Saturday, January 22, 2011

Hot Chocolate for Breakfast? I think so!

This lovely tradition isn't something that I've devilishly come up with on my own. While I was living in Argentina, I found that having hot chocolate as part of a light meal, it's totally acceptable and even considered a benefit to your health. Sure, I've heard that a small portion of dark chocolate of the purest quality in moderation has benefits for your heart but thick, rich, milky sweet hot chocolate for breakfast? Perhaps it's more preferred by those who want to avoid the caffeinated beverages like tea and coffee. In Argentina, there's this delightful hour that people dedicate to merienda, or a tea time. Argentines from the interior, or the provinces outside of Buenos Aires, generally spend it within their own homes with their family. Typically these treats are usually what people also eat for breakfast. It's all about the sweet breakfast there. Savory breakfasts of eggs and toast is very strange for most people there. They serve tea or coffee and even hot chocolate with a delicious array of sweets:



facturas con crema

pasta frola

dulce de cayote..this is a sugary substance that is made from the fruit of this type of green melon. It's baked in the oven and then the fibrous fruit inside is soaked in water then cooked with sugar.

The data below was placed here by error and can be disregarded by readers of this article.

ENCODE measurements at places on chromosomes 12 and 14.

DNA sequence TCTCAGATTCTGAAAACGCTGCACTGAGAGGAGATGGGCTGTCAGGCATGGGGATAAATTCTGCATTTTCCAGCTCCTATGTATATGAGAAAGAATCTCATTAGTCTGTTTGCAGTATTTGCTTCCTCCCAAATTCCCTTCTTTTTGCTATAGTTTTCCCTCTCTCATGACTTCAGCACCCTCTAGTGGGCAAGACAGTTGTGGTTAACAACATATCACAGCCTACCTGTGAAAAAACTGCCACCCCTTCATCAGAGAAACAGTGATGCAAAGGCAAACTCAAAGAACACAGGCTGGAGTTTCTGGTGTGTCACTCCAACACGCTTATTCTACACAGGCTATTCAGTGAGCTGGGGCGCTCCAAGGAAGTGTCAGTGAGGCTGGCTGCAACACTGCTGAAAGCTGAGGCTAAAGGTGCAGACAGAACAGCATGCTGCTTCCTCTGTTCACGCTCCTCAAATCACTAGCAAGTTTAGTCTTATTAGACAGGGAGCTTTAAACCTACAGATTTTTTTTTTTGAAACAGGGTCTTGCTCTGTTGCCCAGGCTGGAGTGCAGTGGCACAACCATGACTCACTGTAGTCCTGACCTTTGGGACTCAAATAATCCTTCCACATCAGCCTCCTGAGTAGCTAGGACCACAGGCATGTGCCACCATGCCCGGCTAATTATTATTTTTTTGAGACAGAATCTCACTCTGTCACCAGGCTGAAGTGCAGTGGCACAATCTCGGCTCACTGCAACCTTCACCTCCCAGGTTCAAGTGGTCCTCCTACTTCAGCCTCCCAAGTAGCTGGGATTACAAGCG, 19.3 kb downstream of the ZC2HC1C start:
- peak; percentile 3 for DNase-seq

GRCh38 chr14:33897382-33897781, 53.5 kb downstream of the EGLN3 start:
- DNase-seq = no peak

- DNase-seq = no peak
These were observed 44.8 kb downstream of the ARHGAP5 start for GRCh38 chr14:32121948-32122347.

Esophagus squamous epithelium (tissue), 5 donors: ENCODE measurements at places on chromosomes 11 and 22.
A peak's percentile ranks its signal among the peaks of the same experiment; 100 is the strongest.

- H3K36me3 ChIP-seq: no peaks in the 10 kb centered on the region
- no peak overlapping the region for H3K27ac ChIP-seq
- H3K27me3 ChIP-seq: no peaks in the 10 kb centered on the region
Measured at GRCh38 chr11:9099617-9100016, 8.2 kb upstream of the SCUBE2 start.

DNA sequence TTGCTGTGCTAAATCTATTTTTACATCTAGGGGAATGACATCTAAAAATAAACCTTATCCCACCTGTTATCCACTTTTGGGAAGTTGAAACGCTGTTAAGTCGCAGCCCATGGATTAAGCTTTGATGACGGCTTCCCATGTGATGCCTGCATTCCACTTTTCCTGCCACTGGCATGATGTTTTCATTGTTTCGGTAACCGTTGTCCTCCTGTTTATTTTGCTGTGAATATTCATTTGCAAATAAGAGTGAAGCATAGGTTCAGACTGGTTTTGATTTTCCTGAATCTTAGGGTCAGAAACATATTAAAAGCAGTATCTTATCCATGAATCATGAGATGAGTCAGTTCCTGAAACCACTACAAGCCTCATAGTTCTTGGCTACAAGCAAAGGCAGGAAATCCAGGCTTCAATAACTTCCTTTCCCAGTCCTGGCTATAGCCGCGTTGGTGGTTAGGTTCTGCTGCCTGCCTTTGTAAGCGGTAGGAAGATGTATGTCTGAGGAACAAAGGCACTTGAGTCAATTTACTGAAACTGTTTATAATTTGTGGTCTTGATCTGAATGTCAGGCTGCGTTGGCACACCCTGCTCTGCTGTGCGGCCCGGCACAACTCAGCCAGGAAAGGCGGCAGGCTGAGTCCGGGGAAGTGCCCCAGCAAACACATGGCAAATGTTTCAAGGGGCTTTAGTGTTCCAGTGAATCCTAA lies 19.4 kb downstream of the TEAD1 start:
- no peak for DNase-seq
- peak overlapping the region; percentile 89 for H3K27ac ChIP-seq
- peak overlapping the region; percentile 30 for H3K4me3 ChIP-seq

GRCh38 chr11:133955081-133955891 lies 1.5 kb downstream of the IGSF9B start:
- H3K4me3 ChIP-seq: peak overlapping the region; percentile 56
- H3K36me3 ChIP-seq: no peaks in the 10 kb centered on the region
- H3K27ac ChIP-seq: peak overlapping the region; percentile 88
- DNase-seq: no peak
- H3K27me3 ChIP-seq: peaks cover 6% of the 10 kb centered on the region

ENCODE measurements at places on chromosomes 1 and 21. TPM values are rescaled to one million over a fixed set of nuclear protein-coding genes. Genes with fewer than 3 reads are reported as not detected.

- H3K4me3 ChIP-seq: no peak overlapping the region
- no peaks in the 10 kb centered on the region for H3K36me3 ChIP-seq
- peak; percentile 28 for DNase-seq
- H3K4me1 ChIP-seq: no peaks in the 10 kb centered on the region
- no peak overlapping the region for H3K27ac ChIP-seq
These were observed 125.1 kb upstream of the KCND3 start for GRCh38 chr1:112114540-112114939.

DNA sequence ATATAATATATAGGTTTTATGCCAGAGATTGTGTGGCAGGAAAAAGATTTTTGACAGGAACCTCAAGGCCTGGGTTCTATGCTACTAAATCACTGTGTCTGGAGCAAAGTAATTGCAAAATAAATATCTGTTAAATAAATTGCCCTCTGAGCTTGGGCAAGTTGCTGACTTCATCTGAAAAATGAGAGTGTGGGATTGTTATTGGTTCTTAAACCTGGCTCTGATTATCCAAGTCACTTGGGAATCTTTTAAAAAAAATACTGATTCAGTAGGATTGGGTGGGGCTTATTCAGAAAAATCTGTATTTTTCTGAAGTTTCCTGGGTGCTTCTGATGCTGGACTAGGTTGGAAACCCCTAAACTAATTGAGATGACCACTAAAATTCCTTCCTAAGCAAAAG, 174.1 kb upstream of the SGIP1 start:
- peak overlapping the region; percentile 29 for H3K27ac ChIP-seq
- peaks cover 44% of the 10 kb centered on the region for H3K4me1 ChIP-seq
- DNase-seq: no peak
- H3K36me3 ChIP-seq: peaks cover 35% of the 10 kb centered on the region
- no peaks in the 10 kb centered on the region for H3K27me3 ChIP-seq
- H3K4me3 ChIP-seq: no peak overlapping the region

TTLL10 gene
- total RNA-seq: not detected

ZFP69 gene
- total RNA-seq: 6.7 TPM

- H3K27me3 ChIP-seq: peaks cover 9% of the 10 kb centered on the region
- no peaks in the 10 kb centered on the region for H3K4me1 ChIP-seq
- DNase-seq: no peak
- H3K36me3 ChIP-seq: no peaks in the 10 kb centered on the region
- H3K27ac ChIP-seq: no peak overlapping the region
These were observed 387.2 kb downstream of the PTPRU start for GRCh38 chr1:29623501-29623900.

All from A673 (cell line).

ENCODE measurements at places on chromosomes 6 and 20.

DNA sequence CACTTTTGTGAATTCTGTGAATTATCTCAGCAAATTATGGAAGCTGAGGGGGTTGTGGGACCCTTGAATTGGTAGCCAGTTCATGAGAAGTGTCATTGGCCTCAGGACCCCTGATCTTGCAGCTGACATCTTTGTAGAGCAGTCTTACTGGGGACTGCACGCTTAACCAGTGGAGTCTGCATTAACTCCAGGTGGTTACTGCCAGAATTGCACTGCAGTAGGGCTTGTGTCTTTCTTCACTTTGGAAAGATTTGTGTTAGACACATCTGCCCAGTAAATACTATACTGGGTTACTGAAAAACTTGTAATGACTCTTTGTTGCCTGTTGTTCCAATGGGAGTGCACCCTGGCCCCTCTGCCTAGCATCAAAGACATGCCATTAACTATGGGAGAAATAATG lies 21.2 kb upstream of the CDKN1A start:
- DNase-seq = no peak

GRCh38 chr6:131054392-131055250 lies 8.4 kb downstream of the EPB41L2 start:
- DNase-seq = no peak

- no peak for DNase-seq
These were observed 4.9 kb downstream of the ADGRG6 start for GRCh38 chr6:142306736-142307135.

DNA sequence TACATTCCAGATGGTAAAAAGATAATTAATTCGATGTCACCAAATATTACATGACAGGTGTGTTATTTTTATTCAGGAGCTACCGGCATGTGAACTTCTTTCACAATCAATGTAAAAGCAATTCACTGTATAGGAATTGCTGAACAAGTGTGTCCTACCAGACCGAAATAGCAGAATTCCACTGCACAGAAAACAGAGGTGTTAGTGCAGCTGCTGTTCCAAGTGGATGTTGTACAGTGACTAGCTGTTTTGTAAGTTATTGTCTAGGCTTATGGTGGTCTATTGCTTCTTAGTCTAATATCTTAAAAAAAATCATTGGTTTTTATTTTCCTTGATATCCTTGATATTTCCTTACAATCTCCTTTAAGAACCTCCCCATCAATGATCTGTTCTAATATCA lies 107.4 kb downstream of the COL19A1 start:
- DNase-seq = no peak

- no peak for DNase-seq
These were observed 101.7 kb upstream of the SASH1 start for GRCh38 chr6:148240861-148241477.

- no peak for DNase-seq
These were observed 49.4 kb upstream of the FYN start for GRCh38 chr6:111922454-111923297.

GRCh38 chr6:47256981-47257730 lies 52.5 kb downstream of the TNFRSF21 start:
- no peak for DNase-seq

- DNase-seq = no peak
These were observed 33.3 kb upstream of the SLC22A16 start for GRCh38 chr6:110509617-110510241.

and of course, the one and only dulce de leche.

Sometimes we'd even have this for breakfast.

Which reminded me of frosting covered animal crackers.

It was even acceptable to go out for churros and chocolate for merienda as a treat.

I loved this tradition. Who wouldn't? When I was living in Tucuman, the smallest province in Argentina, it was typical to have merienda after waking up from the siesta. Imagine this, you go home, you eat a huge lunch during midday and then you take a nap for a couple of hours and wake up to have this delicious dessert like tea. Needless to say, it was like a foodie lovers dream.

In Canada and in the U.S. I remember as a kid that having a glass of milk with every meal was the way that parents would get us to have a healthy dose of calcium. Not in Argentina, milk is rarely drank plain. Typically kids drink it after it's been boiled over the stove or with chocolate. Even at a comedor, a soup kitchen/ center for kids where I spent my free time teaching English, part of the provisional government bundle of minimal food goods given to kids included chocolate. Since I've given up coffee for a while as a New Year's Resolution and am craving something warm, creamy and comforting I think that this Saturday morning I'll get in a healthy dose of calcium with a rich yummy mug of hot chocolate.

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